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White Gray Black

Gabriel Orozco (Mexican, born 1962)

About this artist

Source: Oxford University Press

Mexican sculptor, photographer and video artist. He studied at the Escuela Nacional de Artes Plásticas of the Universidad Nacional Autónoma de México in Mexico City (1981–4) and at the Círculo de Bellas Artes in Madrid (1986–7). In 1995 he worked in Berlin on a Deutsche Akademische Austauschdienst (DAAD) grant. On his arrival in Berlin, Orozco bought a yellow Schwalbe (Swallow) motor scooter. This featured in a series of 40 Cibachrome photographs, Until You Find Another Yellow Schwalbe (1995; London, Tate), each of which shows this scooter paired with the identical models he came across in Berlin. The Schwalbe appears as a symbol of the recently defunct East Germany, where it had been produced, but also as a more general symbol of obsolescence. The strategy of reframing found objects (often as banal as pieces of fruit) is central to Orozco’s work, providing a connection between public and private spheres. This reframing is usually based on formal alignment or coincidence, for instance with Turista Maluca (1991; C. and R. de la Cruz priv. col.) a Cibachrome photograph displaying oranges that Orozco had arranged in a linear perspective on empty market stalls in a Brazilian town. His negotiation of private and public spaces, and his exploration of the relationship between centres and peripheries, continued in an exhibition commissioned jointly by Artangel and Beck’s, Empty Club (1996), which was staged in the temporarily vacant Devonshire Club in St James’, London. Included in this were a series of large-scale computer prints called The Atomist, comprising action pictures of sporting events taken from British newspapers overlaid with geometric spheres and ovals. Situating these manipulated images of individual achievement in the empty club rooms, Orozco drew parallels with the ancient Greek concept of Atomism, which posited matter as constituted by atoms in motion rather than solid substance. The world view that this implies, based on cyclical motion rather than linear stasis, formed the central theme of the exhibition. Orozco’s use of graphics and photography in The Atomist is also reminiscent of the work of Rodchenko and Russian Constructivism, suggesting a comparable worldview based on a combination of movement and rest.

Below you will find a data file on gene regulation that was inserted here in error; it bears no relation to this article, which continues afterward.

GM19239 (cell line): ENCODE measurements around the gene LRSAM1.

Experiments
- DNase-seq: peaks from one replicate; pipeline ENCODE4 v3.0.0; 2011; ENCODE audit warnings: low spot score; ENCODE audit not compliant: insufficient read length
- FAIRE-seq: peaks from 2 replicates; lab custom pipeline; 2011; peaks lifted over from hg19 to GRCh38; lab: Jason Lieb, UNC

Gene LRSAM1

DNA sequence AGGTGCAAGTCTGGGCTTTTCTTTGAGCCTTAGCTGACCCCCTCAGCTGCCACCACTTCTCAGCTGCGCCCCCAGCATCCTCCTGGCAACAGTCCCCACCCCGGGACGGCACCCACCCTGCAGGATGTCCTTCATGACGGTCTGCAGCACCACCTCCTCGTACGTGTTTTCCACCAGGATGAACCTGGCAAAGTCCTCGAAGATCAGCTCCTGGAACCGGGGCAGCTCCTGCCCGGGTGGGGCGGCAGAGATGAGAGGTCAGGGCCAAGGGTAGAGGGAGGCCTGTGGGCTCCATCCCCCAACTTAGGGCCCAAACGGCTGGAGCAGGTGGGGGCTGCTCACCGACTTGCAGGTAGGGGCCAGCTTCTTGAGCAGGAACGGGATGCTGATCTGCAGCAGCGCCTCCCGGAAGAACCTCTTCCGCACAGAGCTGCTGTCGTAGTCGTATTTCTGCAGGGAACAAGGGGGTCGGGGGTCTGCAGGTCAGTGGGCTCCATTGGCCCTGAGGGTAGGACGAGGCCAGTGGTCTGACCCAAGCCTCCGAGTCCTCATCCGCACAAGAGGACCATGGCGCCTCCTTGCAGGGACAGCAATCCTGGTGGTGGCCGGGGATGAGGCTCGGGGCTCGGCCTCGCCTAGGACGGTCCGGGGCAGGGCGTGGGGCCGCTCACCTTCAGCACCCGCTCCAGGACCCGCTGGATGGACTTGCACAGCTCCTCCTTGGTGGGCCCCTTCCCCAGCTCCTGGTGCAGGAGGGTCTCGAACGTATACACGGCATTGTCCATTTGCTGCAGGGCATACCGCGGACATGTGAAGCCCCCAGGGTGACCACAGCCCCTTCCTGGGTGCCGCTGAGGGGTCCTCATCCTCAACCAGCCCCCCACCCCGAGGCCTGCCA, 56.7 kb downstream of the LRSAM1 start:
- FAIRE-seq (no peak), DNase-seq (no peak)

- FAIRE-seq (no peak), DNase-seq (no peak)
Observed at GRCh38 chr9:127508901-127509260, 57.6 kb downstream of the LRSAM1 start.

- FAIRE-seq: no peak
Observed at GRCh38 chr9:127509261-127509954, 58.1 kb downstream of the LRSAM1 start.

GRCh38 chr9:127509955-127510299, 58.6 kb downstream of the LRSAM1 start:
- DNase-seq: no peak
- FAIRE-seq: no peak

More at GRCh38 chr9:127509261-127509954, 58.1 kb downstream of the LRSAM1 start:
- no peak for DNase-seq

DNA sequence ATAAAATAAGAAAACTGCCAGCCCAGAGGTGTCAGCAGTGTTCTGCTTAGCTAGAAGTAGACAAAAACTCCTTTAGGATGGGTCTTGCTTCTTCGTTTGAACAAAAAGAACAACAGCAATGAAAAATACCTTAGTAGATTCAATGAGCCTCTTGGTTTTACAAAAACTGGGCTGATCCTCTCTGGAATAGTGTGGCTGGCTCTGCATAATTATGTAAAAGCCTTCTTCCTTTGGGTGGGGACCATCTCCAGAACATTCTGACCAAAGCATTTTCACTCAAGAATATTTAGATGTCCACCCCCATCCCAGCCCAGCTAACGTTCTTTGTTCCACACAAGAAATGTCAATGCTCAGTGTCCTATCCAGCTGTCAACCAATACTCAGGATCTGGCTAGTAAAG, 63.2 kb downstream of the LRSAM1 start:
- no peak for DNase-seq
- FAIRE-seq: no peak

John-Paul Stonard
From Grove Art Online

© 2009 Oxford University Press


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